The show's cancelation was only partly because of its ratings—they were relatively strong by the standards of premium cable, on a par with Six Feet Under, which ran for five seasons. It was an expensive show to produce, given its vast ensemble cast, extravagant sets (most of which still stand in California), and the unpredictable nature of Milch, who was known for running over schedule and delivering script pages the morning of filming. A 2016 Hollywood Reporter feature claimed that he was in $17 million of debt, despite earning some $100 million making television, because of his penchant for gambling.

When Deadwood was canceled, Milch was already busy working on another TV project for HBO, the truly bizarre surfing drama John From Cincinnati, which crashed and burned after one season. He then moved on to Luck, centered on the world of horse racing and starring Dustin Hoffman, but it was canceled in the middle of the production of its second season because of concerns over a series of animal deaths that occurred during filming. All of that, combined with Deadwood's incomplete ending, have cast a serious pall over Milch's career.

So why not let the magic of Peak TV reverse that trend? The revival of a beloved pop-culture property is now a cornerstone of every network's marketing strategy. But it usually brings back TV that delighted viewers in the '80s and '90s: Will & Grace (on NBC), Murphy Brown (returning to CBS), Twin Peaks (transmuted to Showtime), and, of course, the intense flash in the pan at ABC that was Roseanne.

Had Deadwood premiered in 2014 rather than 2004, at the beginnings of the "Peak TV" era, rather than the premium cable "golden age" of a decade prior, it never would have been canceled. Now, even the most marginal hits are championed by their networks as centerpieces, and any show that garners Emmy attention is practically guaranteed to stay on the air. Big Little Lies was made as a miniseries and still got a renewal from HBO; streaming network Netflix has renewed low-buzz shows like Altered Carbon and Ozark despite their mixed reviews.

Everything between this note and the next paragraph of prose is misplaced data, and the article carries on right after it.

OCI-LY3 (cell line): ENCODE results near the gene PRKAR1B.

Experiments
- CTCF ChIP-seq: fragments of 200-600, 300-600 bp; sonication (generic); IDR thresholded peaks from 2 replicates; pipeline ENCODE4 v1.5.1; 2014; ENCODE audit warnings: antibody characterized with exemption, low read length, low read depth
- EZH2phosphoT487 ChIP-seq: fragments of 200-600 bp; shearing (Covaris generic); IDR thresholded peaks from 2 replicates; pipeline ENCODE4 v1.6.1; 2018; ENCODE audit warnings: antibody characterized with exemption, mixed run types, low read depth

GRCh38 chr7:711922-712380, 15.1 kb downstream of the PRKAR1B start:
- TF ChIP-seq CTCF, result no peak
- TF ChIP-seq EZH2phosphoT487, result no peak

Deadwood is rightly regarded as one of the greatest shows in TV history, along with HBO's other totemic contributions The Sopranos and The Wire (which it aired alongside). But unlike those two dramas, it never got a proper conclusion, ending on a confused, if at times poignant note. The death of one semi-major character played a big role in the inadvertent series finale, "Tell Him Something Pretty," but so did the antics of a theater troupe that was entirely irrelevant to the larger plot. And though so many of Deadwood's outstanding cast have gone on to other great opportunities, huge talents like McShane, McRaney, Timothy Olyphant, Paula Malcomson, and Robin Weigert couldn't hope to top the depth and complexity of the roles Milch wrote for them.

The show's cancelation was only partly because of its ratings—they were relatively strong by the standards of premium cable, on a par with Six Feet Under, which ran for five seasons. It was an expensive show to produce, given its vast ensemble cast, extravagant sets (most of which still stand in California), and the unpredictable nature of Milch, who was known for running over schedule and delivering script pages the morning of filming. A 2016 Hollywood Reporter feature claimed that he was in $17 million of debt, despite earning some $100 million making television, because of his penchant for gambling.

When Deadwood was canceled, Milch was already busy working on another TV project for HBO, the truly bizarre surfing drama John From Cincinnati, which crashed and burned after one season. He then moved on to Luck, centered on the world of horse racing and starring Dustin Hoffman, but it was canceled in the middle of the production of its second season because of concerns over a series of animal deaths that occurred during filming. All of that, combined with Deadwood's incomplete ending, have cast a serious pall over Milch's career.

So why not let the magic of Peak TV reverse that trend? The revival of a beloved pop-culture property is now a cornerstone of every network's marketing strategy. But it usually brings back TV that delighted viewers in the '80s and '90s: Will & Grace (on NBC), Murphy Brown (returning to CBS), Twin Peaks (transmuted to Showtime), and, of course, the intense flash in the pan at ABC that was Roseanne.